Introduction: 3D Printed Replacement Handles for a Vintage Pot.
You’re probably asking, “Why wouldn’t you just throw that old pot away and buy a new one?”. Well, this pot belongs to my mom and she has some highly sentimental feelings about it. This pot is from the first set my dad bought for them when they were married in 1961. Of course, back then, things were built to a higher quality too.
Another noteworthy point is that this isn’t the first repair that has been made to this pot. I remember back in the 1970’s, my mom sat the pot on a hot burner and there must have been some water on the bottom of the pot. It caused the water to instantly boil and pop a small hole in the bottom. My dad took the pot and had the spot filled with a TIG weld and buffed out.
Over the years, the handles have loosened and cracked, but my mom still insists on using it. My mom sent some food over to us in this pot, so I decided that this is a good time to use my 3D Printer to make replacement handles for her before I returned it.
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Step 1: Materials and Tools Needed...
PLA Filament - I used 1.75mm Hatchbox Black
New Stainless-Steel Screws
Tape Measure or Dial Calipers
3D printer – Mine is a Creality Ender 3 Pro
Step 2: Disassembly…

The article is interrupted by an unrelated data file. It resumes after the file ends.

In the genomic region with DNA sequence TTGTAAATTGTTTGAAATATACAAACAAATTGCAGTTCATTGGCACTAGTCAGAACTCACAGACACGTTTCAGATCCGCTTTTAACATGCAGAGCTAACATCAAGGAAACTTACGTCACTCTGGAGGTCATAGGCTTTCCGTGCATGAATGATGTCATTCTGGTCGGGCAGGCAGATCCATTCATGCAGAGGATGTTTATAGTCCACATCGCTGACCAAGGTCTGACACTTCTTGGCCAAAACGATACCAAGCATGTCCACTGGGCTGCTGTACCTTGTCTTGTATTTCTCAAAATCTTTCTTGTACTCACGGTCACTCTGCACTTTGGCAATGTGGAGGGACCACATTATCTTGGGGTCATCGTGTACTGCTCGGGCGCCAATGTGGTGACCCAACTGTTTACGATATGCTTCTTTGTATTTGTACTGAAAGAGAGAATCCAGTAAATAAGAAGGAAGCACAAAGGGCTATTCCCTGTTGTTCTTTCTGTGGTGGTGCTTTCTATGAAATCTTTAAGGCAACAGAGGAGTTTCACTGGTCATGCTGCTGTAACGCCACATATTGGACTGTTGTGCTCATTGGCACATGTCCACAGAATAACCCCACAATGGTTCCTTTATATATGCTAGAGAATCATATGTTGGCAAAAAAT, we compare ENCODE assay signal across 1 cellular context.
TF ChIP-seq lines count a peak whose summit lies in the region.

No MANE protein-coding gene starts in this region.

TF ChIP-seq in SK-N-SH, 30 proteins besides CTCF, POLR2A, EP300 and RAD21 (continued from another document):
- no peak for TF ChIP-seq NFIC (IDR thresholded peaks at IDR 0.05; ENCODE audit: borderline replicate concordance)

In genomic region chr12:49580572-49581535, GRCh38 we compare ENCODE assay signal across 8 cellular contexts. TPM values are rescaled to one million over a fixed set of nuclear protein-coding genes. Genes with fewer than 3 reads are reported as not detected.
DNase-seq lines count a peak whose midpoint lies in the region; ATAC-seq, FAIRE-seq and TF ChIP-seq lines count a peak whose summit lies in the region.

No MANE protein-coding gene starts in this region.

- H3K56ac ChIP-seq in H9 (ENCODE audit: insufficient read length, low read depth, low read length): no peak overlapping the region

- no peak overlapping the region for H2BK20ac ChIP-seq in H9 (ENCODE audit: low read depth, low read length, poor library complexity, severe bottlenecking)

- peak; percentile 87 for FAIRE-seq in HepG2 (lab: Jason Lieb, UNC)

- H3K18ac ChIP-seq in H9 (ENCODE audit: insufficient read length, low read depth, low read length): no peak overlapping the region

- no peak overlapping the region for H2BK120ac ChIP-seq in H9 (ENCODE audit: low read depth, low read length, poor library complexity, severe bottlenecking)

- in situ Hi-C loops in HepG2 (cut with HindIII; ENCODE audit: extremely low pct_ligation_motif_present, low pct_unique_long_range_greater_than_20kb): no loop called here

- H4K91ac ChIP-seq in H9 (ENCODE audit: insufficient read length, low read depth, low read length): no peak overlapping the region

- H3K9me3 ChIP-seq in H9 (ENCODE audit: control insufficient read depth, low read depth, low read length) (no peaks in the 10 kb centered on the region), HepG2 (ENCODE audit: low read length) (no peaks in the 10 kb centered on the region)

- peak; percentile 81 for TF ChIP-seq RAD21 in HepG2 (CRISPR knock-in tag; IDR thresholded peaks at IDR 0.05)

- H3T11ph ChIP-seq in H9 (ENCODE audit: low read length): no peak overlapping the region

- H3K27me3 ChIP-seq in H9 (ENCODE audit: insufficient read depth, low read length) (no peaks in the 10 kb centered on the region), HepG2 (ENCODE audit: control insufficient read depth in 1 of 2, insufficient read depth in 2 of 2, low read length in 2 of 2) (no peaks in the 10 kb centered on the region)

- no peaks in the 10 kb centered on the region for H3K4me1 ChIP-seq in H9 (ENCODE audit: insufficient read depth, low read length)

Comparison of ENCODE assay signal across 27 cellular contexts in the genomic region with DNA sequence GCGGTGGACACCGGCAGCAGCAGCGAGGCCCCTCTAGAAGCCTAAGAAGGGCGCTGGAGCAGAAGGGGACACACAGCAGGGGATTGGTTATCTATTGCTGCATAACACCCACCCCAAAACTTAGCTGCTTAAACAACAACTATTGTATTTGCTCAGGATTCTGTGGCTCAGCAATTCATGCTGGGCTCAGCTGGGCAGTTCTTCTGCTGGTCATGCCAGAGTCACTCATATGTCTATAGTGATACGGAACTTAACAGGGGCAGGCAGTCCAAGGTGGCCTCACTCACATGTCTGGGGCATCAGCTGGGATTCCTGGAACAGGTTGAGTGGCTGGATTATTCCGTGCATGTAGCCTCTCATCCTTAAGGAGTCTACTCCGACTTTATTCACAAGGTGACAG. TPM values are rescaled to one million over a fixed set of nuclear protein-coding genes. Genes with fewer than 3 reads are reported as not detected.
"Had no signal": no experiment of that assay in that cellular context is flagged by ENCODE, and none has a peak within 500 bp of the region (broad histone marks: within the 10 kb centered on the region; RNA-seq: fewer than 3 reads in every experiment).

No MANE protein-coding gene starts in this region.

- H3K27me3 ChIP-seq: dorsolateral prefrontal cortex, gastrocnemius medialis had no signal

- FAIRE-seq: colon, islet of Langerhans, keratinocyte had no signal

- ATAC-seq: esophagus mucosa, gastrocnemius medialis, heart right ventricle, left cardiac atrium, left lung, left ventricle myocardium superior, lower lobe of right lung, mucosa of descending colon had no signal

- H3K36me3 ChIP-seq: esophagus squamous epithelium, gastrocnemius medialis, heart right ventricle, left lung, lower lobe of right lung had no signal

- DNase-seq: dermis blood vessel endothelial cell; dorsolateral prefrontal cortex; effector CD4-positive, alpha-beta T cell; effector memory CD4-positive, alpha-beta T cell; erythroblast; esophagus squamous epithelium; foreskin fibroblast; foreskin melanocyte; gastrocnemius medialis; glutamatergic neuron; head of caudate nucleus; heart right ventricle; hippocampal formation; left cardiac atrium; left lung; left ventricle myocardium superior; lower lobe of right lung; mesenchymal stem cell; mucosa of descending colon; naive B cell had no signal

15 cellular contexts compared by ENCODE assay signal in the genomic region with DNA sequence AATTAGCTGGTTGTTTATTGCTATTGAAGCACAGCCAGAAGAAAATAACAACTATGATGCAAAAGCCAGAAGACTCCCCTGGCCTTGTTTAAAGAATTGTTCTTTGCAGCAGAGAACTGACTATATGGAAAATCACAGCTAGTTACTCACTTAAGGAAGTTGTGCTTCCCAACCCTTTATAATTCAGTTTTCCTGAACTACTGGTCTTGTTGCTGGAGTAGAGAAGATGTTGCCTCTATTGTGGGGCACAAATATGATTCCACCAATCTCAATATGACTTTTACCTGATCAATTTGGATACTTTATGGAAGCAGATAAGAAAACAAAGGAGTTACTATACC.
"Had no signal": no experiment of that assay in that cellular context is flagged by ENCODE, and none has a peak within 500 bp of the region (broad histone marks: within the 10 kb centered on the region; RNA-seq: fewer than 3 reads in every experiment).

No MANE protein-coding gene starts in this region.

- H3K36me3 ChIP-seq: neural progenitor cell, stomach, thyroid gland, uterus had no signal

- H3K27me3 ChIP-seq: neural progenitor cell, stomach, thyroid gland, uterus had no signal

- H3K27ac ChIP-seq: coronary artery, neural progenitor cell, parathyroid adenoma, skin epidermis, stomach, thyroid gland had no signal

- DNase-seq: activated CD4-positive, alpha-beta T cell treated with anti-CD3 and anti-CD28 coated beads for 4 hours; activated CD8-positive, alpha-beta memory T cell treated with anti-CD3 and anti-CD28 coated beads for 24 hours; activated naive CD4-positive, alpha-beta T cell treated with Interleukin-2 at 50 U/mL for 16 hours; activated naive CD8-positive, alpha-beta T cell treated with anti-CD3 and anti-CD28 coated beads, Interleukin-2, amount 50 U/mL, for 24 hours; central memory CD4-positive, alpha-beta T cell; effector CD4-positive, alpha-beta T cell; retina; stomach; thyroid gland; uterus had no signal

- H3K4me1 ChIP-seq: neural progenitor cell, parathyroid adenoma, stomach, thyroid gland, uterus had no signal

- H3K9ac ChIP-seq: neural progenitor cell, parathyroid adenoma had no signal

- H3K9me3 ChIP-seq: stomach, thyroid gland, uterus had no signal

I began by removing the screws from the handles. I was surprised on how corroded the screws were. No wonder the handles kept coming loose, cracked, and failed! The connection point on the pot still looks to be in good condition as does the threaded area. So, it looks like I need to make the handles and purchase a couple of new stainless steel screws.
Step 3: Collecting Measurements…
Since this wasn’t an exact restoration, I just wanted to make a set of similar type handles that functioned as well as the originals. I began by taking the basic measurements from the handle in the best condition. This handle was 2.5” wide where it touches the pot, 2.25” wide at the outer edge, 2.5” tall, and .75” thick. The screw head needed a recess a little over 5/16” (.312) in diameter and ¼” (.25) deep. The threaded portion of the screw is just under 3/16” (.187) in diameter. The pan area that the handle attaches to is about 9-1/4” in diameter.
Step 4: Time to Draw the Handle…
I used Tinkercad to draw the handles. I find that this program is simple and the easiest for beginners creating 3D drawings. I could have used Fusion 360, but for this project I stuck to the basics. I found a Trapezoid in the Shape Generator and after adjusting the dimensions, used it for the handle shape. I used a second trapezoid shape (in “Hole” mode) to form the hollow area of the handle to clear the pot mounting bracket. I then added the screw pocket (also in “Hole” mode) and the curved area that mounts to the pan. The last thing I drew was the grip area under the handle. To do this, I took a cylinder in the Basic Shapes and added three Torus rings to it on the top, bottom, and center. I then combined these parts and made them as a negative space or “Hole” in the shape generator. By turning it sideways and partially pushing it into the side of the handle, then combining the parts, it creates the recessed pattern. I then exported the drawing to my desktop as an .stl file.